SPD and Russia: hardliners, old strategists and free radicals

To analyse

Status: 01/31/2022 3:56 p.m

Détente politicians, hardliners and ex-top politicians with controversial opinions: the differences in attitude towards Russia within the SPD could hardly be greater.

By Georg Schwarte, ARD Capital Studio

Understanding of Russia: A word with a very special ring to it for social democrats these days. At least since the former chancellor and lobbyist for Gazprom, Gerhard Schröder, told his party how well he understands Russia. “I don’t think the Russian side is interested in intervening in Ukraine,” Schröder said in a 26-minute podcast. The problem: It’s no longer just the Social Democrats who are asking themselves: What is Schröder’s interest and what does the SPD actually stand for on the Russia question?

George Schwarte
ARD Capital Studio

Schroeder and the SPD. For more than 16 years, there has been a male friendship between the former Chancellor and the Social Democrats, including a lobbyist contract. Schroeder and Putin. To this day, many comrades are embarrassed to remain silent about the fact that the 77-year-old former chancellor earns millions as a Gazprom lobbyist. “I wouldn’t have done that,” was the maximum level of criticism that Peter Struck, head of the parliamentary group, could think of at the time – in December 2005 – about Schröder’s job as a lobbyist at Gazprom.

Schröder makes the camel overflow

Now, at the height of the Ukraine crisis, it is once again the former SPD chancellor, the man they claim to be able to understand Putin, who is publicly disturbing. For example, when he accuses the Ukraine of “saber rattling” and acknowledges the Ukrainian blame for the lack of arms deliveries from Germany with the remark: “That knocks the bottom out of the barrel.” For the vast majority of Social Democrats, however, Schröder is the last straw.

How does the SPD feel about Russia? The external and internal irritation is so great that SPD leader Lars Klingbeil has now invited to an internal retreat. It is about nothing less than the question of which of the numerous schools of thought within the SPD will ultimately prevail.

Hardliners and old strategists

There are the more conservative Russia-critical hardliners: Michael Roth, ex-minister of state, and Nils Schmid, the group’s foreign policy spokesman. They ask for plain text. Her motto is to make it clear to the public what sanctions are on the table. “Ukraine is not threatened in any abstract way,” says Roth, pointing to Moscow. Putin is not primarily afraid of NATO soldiers. He is afraid of the power of freedom and democracy.

Next up is the camp of old strategists: faction leader Rolf Mützenich, head of the German-Russian forum Matthias Platzeck. Integrating Russia into a new European security architecture that will replace NATO in the long term is the creed of the old-school politicians of détente, which not a few in the SPD adhere to.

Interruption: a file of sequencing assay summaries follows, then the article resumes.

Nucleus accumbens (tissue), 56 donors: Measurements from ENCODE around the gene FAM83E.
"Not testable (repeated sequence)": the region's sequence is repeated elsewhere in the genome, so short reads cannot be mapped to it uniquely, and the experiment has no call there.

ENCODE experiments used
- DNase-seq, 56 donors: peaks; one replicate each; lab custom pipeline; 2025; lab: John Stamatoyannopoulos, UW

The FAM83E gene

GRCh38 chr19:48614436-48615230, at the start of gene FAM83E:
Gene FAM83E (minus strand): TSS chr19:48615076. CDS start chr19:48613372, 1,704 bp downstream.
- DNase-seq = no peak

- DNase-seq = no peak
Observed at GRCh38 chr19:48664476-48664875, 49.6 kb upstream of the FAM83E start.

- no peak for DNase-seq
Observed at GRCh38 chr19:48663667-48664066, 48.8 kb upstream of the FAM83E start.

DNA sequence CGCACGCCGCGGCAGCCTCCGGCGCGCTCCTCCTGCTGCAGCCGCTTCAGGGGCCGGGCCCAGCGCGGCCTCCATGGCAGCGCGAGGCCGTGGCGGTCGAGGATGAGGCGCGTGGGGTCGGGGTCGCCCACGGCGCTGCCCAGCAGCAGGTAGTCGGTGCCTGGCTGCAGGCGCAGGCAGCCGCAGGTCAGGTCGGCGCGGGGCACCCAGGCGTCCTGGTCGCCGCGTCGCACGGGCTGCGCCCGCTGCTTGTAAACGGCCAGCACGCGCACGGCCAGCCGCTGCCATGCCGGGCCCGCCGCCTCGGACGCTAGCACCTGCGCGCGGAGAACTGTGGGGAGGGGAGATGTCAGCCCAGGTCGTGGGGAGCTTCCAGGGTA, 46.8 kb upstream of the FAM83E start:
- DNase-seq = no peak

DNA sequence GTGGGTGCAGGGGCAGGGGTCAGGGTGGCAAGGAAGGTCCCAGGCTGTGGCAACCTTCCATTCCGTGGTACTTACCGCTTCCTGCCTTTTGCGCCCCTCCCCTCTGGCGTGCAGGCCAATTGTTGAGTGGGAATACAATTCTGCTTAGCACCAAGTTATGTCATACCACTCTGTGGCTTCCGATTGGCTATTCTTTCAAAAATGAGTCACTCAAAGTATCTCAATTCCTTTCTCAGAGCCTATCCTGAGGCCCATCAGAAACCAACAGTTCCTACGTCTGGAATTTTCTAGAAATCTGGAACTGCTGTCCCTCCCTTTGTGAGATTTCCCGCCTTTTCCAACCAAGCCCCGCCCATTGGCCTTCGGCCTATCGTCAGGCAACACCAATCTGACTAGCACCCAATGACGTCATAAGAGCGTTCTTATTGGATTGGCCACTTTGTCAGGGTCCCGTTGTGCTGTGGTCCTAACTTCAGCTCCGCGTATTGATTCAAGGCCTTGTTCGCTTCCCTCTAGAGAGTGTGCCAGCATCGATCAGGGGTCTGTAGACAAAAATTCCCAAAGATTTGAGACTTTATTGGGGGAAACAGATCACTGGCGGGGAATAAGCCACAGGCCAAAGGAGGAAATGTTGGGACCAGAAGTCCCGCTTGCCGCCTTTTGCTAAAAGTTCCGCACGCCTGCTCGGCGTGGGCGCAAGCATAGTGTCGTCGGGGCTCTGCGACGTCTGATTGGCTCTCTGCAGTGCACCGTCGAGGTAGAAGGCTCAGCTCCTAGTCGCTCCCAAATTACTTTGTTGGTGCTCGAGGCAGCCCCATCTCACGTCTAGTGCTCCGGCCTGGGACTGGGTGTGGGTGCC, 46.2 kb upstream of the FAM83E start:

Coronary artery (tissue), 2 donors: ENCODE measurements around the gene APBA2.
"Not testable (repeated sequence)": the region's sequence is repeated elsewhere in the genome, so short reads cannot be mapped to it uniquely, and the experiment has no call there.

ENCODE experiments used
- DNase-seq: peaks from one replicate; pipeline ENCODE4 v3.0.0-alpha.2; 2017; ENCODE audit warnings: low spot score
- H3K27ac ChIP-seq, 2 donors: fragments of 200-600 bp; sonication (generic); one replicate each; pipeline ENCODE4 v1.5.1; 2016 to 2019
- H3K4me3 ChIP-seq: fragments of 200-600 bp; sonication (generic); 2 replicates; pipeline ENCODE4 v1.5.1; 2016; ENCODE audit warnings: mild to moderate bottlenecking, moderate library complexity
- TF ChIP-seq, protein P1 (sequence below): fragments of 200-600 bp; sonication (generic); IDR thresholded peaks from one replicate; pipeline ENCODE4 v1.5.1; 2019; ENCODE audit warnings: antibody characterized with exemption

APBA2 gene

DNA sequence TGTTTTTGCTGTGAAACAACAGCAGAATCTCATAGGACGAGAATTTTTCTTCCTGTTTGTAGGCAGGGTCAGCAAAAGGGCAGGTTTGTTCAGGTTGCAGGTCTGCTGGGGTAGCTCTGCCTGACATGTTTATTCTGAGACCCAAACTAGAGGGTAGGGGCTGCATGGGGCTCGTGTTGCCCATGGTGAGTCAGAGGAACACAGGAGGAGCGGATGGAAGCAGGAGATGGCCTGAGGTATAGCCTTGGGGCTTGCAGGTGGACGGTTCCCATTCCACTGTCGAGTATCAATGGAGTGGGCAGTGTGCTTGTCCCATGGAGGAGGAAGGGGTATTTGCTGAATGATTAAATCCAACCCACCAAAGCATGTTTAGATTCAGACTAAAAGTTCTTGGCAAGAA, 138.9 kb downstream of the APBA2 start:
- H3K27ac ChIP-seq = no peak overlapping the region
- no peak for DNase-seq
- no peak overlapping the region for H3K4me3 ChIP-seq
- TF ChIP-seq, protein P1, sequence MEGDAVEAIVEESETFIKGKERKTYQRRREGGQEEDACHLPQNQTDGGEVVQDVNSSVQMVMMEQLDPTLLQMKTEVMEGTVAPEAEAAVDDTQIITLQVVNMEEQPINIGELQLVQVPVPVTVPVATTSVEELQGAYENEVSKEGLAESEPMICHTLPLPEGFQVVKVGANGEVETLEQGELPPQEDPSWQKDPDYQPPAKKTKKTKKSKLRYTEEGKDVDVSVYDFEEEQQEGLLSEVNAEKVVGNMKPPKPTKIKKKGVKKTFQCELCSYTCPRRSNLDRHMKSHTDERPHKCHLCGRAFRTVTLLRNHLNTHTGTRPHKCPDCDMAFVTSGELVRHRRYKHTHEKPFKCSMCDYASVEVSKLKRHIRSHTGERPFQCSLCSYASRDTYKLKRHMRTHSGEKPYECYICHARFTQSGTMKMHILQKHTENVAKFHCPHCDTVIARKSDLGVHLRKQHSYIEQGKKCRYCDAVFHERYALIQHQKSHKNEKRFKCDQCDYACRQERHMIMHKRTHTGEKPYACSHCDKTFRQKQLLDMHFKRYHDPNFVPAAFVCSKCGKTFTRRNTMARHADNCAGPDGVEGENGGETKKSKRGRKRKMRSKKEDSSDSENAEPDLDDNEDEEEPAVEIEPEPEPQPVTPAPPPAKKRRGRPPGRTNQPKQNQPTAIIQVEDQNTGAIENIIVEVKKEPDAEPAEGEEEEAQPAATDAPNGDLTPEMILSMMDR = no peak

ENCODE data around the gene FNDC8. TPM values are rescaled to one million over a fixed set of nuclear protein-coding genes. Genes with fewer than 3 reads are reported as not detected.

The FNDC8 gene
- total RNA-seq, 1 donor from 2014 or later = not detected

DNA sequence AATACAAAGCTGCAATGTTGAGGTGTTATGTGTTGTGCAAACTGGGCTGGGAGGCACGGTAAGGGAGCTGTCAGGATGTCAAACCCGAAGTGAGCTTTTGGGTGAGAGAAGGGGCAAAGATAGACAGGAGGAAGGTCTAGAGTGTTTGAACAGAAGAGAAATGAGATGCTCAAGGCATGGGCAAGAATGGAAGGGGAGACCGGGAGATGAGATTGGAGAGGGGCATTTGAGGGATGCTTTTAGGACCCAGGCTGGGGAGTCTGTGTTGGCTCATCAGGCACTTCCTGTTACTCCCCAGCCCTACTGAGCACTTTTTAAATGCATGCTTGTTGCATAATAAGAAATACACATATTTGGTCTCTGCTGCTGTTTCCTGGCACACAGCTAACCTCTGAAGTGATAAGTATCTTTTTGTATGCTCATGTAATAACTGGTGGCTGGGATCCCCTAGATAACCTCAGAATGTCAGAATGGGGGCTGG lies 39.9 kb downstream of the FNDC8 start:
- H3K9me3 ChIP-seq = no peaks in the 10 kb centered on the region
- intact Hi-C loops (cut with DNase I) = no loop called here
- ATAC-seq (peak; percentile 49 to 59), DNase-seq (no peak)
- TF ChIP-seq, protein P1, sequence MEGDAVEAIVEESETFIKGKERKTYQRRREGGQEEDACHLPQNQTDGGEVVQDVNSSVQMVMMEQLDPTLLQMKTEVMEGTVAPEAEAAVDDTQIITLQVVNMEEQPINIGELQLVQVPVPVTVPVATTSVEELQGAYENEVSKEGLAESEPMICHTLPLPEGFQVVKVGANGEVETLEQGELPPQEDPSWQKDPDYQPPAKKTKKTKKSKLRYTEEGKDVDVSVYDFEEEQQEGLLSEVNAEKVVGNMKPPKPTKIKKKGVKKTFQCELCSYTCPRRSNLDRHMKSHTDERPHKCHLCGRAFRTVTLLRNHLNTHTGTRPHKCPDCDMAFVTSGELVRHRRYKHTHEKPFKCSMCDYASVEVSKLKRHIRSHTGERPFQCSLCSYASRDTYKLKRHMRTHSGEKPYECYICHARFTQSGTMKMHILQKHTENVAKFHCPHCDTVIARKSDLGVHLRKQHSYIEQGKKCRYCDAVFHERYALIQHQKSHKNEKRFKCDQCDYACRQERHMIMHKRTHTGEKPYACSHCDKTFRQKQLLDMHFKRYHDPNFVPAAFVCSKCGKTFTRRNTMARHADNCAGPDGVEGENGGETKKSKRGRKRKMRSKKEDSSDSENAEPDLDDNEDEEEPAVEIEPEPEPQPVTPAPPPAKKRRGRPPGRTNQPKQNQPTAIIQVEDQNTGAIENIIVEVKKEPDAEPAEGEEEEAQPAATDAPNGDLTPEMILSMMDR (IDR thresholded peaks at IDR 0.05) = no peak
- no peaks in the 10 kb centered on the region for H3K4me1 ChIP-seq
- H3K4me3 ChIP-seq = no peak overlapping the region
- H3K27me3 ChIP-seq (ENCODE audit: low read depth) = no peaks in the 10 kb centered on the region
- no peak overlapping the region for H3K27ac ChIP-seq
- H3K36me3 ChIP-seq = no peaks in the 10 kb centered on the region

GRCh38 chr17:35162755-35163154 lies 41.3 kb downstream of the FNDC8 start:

interests and free radicals

There is the third party – with the economic interests of their own state behind them – the powerful Prime Minister Manuela Schwesig. She wants the gas pipeline, she wants the business, and recently even founded a so-called climate foundation together with millions from Gazprom, which chartered its own ship to help finish building the pipeline.

And then there are the free radicals. Former Chancellor Schröder and ex-SPD leader Sigmar Gabriel, who throw stones into the water from the edge and see what kind of circles it draws. Ex-Foreign Minister Gabriel, who was deprived of his foreign office by Vice-Chancellor Scholz, among others, now attests to his party’s unrecognizable status as President of the Atlantic Bridge on the Russia question. “The price of war in Europe must be clear,” says Gabriel reproachfully. The Russians should know that. But many who look at the SPD these days no longer know exactly what this party represents as Russia policy.

Irritation at the coalition partner

The cacophony, including the Chancellor’s lack of depth of field – for example when it comes to the future of the Nord Stream 2 gas pipeline, party leader Klingbeil wants to moderate. Many could express themselves, he says. “But we decide, as the current SPD leadership, together with Chancellor Olaf Scholz,” said the party leader in the ARD. That should sound determined. The smaller coalition partner, the Greens, but there are initial irritations. “It’s no help for the foreign minister or the chancellor if there’s a feeling outside that the Germans don’t agree,” said the newly elected leader of the Greens, Omid Nouripour.

Former Chancellor Schröder, meanwhile, is still on a collision course with his party and chafed that not everyone who considers himself to be a foreign policy strategist.

Next Monday, the chancellor will be able to see for himself how extensive the potential crop damage is in the US ally. That’s when Olaf Scholz is, where no Social Democrat has been for a long time: on his inaugural visit as a guest in US President Biden’s Oval Office.

Many can speak – SPD crisis meeting on Russia course

Georg Schwarte, ARD Berlin, January 31, 2022 2:49 p.m


Leave a Comment